Can I meet the cows and watch them being milked?

Yes, of course! Please email us to arrange a time when you can come for a guided tour.

If I go on vacation, can I suspend my cow share?

Cows require daily care, feeding, milking, and maintenance. If you are away and not needing milk, your cow still needs to be cared for and so you will need to pay the monthly boarding fee for as long as you are a cow owner, whether you are on vacation or not.

Can I buy an extra gallon of milk when I need it?

No. According to Virginia laws, we are not allowed to sell raw milk. If you need additional milk on a regular basis, we invite you to purchase an additional cow share. 

When do I pick up my milk?

There will be one day each week when you come to pick up your milk. When you get here, the milk will be by our front door in a cooler of ice. Please take your full jars of milk out of the cooler and place your clean and empty jars into the separate container that we provide.

How should milk be stored and handled?

We rapidly chill the milk and store it cold until you pick it up. After you pick it up, you are responsible for safe storage and handling. We recommend that you bring a cooler with ice to keep the milk cool on the way home to your house, and we recommend that you store the milk very cold until you drink it.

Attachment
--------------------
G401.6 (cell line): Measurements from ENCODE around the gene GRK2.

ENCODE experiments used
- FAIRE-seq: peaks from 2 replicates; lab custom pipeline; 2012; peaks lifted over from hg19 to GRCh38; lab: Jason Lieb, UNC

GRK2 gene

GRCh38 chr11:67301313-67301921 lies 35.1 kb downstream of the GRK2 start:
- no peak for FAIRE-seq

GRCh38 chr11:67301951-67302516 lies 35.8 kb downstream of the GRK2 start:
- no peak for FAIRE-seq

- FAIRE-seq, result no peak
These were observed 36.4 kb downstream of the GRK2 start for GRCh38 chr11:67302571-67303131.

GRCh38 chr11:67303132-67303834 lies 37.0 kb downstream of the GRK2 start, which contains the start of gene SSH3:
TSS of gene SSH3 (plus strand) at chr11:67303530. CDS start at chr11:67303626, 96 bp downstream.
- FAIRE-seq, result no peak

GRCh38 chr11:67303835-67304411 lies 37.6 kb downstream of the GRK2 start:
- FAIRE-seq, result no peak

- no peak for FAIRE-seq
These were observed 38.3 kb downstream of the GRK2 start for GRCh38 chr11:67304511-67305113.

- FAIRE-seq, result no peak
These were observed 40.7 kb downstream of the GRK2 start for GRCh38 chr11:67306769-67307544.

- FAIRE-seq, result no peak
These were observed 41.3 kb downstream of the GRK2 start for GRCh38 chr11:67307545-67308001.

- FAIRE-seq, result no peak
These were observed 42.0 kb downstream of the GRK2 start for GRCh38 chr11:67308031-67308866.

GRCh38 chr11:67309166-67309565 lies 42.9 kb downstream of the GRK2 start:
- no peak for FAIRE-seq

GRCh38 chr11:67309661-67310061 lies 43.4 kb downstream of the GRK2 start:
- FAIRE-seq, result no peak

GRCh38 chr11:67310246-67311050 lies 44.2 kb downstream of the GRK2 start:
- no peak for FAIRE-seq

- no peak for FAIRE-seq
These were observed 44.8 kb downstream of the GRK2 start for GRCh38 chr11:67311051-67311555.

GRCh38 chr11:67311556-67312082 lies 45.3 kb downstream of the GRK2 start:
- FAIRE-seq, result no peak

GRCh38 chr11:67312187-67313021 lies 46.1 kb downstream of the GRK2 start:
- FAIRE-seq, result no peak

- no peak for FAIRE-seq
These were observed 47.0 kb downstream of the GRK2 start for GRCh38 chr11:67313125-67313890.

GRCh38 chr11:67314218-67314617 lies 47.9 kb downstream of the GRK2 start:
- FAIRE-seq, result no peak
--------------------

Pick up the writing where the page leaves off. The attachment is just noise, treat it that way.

What can I do to make my milk stay fresh as long as possible?

Bring it home in a cooler full of ice. Keep it in the coldest spot in the refrigerator. To really maximize shelf life, keep it at 34F; the best way to do this is to keep it in the refrigerator on ice. 

How should I clean my jars?

  1. Clean the jars promptly after emptying
  2. Rinse with warm water (not hot and not cold) to prevent the buildup of milk stone
  3. Wash with hot soapy water and a bottle brush, or run through the dish washer
  4. Thoroughly dry before putting the lid back on

When do cows make milk?

A cow's first calf is typically born when the cow is about two or three years of age, following a 9-month gestation period. For the first three days after calving, the cow produces colostrum, a rich golden liquid full of antibodies and nutrient-dense food to support the newborn calf's growth and developing immune system. After three days, the milk switches over from colostrum to regular milk. The cow's production gradually increases for the next four to eight weeks, after which it gradually decreases as the calf gets older.

A cow usually becomes pregnant again about 60 days after the birth of a calf, with calves born about 12 months apart. Two months before the next calf is born, the cow is dried off, meaning that the farmer stops milking her and she stops producing milk. For two months she produces no milk, giving her body a chance to recover and to put energy into the growth of the new calf. After this two month rest period, the cow has stored up some body fat and nutrients and is in good shape to produce milk for another 10 months. 

In the typical confinement operation, a dairy cow only lives for about four years on average before she is sold for hamburger. In contrast, we emphasize quality of milk over quantity of milk, and ongoing excellent care to maintain healthy productive cows with long lifespans. We expect our cows to be healthy and productive for ten years or more.